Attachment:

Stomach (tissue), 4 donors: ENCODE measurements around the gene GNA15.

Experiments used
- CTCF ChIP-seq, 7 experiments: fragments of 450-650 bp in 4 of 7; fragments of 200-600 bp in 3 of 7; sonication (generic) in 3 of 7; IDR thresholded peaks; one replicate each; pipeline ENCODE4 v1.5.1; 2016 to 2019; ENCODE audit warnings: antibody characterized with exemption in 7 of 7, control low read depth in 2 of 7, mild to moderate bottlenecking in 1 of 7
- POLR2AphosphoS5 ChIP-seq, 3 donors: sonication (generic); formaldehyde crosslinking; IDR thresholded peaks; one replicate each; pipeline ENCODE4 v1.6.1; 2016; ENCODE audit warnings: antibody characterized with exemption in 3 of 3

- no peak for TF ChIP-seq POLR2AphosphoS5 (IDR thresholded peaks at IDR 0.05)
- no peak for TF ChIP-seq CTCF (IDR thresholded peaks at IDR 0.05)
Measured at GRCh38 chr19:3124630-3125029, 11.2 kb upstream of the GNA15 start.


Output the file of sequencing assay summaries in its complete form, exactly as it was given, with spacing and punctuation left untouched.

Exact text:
Stomach (tissue), 4 donors: ENCODE measurements around the gene GNA15.

Experiments used
- CTCF ChIP-seq, 7 experiments: fragments of 450-650 bp in 4 of 7; fragments of 200-600 bp in 3 of 7; sonication (generic) in 3 of 7; IDR thresholded peaks; one replicate each; pipeline ENCODE4 v1.5.1; 2016 to 2019; ENCODE audit warnings: antibody characterized with exemption in 7 of 7, control low read depth in 2 of 7, mild to moderate bottlenecking in 1 of 7
- POLR2AphosphoS5 ChIP-seq, 3 donors: sonication (generic); formaldehyde crosslinking; IDR thresholded peaks; one replicate each; pipeline ENCODE4 v1.6.1; 2016; ENCODE audit warnings: antibody characterized with exemption in 3 of 3

- no peak for TF ChIP-seq POLR2AphosphoS5 (IDR thresholded peaks at IDR 0.05)
- no peak for TF ChIP-seq CTCF (IDR thresholded peaks at IDR 0.05)
Measured at GRCh38 chr19:3124630-3125029, 11.2 kb upstream of the GNA15 start.